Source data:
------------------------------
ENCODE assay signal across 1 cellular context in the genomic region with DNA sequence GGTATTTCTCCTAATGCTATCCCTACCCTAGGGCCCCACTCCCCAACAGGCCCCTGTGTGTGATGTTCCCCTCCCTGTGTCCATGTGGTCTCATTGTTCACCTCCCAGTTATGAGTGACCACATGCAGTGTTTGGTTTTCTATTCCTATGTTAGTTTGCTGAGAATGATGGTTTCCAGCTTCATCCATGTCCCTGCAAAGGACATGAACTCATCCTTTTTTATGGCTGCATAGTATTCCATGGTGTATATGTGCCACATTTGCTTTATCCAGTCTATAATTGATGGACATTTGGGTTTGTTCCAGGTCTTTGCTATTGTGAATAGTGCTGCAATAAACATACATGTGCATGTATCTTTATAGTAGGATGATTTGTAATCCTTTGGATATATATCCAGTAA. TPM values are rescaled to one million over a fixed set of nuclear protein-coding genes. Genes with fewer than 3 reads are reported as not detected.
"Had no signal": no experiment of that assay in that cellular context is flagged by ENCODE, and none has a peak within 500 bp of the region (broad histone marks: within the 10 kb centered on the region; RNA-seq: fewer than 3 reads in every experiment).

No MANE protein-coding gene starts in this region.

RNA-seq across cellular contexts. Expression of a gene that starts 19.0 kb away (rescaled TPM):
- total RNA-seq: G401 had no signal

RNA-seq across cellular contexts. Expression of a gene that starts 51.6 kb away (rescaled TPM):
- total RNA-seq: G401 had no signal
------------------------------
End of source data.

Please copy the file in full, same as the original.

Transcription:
ENCODE assay signal across 1 cellular context in the genomic region with DNA sequence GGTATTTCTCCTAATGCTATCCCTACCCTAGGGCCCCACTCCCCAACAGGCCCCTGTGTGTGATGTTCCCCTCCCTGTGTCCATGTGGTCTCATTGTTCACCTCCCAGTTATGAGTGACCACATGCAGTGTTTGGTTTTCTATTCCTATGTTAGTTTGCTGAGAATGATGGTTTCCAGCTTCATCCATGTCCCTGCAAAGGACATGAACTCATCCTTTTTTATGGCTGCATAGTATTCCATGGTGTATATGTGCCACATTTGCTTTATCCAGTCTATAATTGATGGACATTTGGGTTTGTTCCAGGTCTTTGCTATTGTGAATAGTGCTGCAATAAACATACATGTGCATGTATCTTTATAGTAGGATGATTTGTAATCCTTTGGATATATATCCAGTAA. TPM values are rescaled to one million over a fixed set of nuclear protein-coding genes. Genes with fewer than 3 reads are reported as not detected.
"Had no signal": no experiment of that assay in that cellular context is flagged by ENCODE, and none has a peak within 500 bp of the region (broad histone marks: within the 10 kb centered on the region; RNA-seq: fewer than 3 reads in every experiment).

No MANE protein-coding gene starts in this region.

RNA-seq across cellular contexts. Expression of a gene that starts 19.0 kb away (rescaled TPM):
- total RNA-seq: G401 had no signal

RNA-seq across cellular contexts. Expression of a gene that starts 51.6 kb away (rescaled TPM):
- total RNA-seq: G401 had no signal